Electronic aliens: alien mind can be machine
Any intelligent aliens with whom humanity can come into contact, most likely, will not look like you, me or squid-like creatures from the movie " Arrival ".
If creatures from other planets develop enough to send signals that humans can accept, they are likely to throw off their biological shackles and turn into one of the forms of machine intelligence, as the long-time foreign hunter Seth Shostak claims [ Seth Shostak ].
To prove this, Shostak points to the path that people seem to have taken. People invented radio around 1900, and the computer in 1945, and they already produce fairly cheap devices that exceed the human brain in computing power..
The development of real, solid artificial intelligence, therefore, is also not far off. Well-known futurist Raymond Kurzweil [Ray Kurzweil], for example, claims that this world-changing singularity will appear in 2045.
“But maybe it will appear in 2100, 2150, or even 2250. “It doesn't matter,” Shostak said in September at Dent: Space conference in San Francisco. - The bottom line is that any society that invents radio, which we can hear, will invent its descendants in a few centuries. And these descendants will be cars. ”
Shostak predicts that for some time the AI will communicate with the bodies of people through the interface, but as a result, people will throw their wet vessels and completely turn into a number.
“This is similar to how you build a four-cylinder engine. Then you install it in a horse to get a fast horse. And pretty quickly you say, “Let's get rid of the horse, and just do the Maserati,” says Shostak, an astronomer at the SETI Institute in Mountain View, California. "Most likely, this is exactly what will happen."
Machine versions of people will get smarter and get new features very quickly, it adds. Human intelligence today is the result of 4 billion years of evolution, using random variations of raw material, not aimed at any particular goal. But the evolution of machine intelligence will be planned and effective, Shostak says.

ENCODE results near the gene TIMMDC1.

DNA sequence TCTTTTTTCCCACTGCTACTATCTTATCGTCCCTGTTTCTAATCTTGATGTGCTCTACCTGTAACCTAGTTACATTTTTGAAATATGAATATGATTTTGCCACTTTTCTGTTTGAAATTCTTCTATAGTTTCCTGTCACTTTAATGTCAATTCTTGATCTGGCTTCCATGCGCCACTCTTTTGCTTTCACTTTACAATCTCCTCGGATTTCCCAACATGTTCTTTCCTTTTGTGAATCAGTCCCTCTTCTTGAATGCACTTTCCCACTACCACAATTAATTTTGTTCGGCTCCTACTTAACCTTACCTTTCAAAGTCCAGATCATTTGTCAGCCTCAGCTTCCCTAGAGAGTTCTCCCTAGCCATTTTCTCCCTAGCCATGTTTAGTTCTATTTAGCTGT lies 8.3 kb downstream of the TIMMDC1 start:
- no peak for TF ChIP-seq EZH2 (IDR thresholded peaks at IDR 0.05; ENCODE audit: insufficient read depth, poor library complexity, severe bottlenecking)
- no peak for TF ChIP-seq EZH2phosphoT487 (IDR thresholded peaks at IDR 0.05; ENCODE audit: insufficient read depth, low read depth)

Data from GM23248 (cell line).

“By inventing a thinking machine, you say, 'Invent something better than you yourself,' and you build it. “Develop something better than you,” and you build it, and so on, ”he says.
This idea seriously changes the search for intelligent life in space. Unlike terrestrial organisms, very advanced alien machines will not need water or other chemicals to survive, and they will not be tied to the ancestral worlds of their lives, Shostak says. Traveling vast distances will not be a problem for them if they can stock up on enough energy and materials to repair themselves for thousands of years, he says.
"We continue to look in the direction of star systems, which we think have inhabited worlds, which have planets, where biology could create something as smart as you," he told Dent: Space audience. "But I do not think that everything will develop this way."
Shostak says he does not offer his SETI colleagues to abandon exploration of planets that are potentially Earth-like, such as Proxima b - the newly opened world only 4.2 light years from us. And the simplest life forms can live on such worlds, even if their most intelligent inhabitants have turned into numbers and have already flown away for a very long time, Shostak says. But it may be worth expanding the search to regions of space that would be attractive for digital life forms, he says - for example, to places with large reserves of energy, such as the center of the galaxy.
“It is there that the most intelligent creatures can be,” said Shostak. “Maybe we need to look at the parts of the sky that unite two different places with a high content of energy,” to intercept communications between alien machines, Shostak added. "Here is my message: you are looking for your analogs, but I am not sure that they constitute the majority in intelligent life in the Universe," Shostak concluded. "I would bet that this is not so."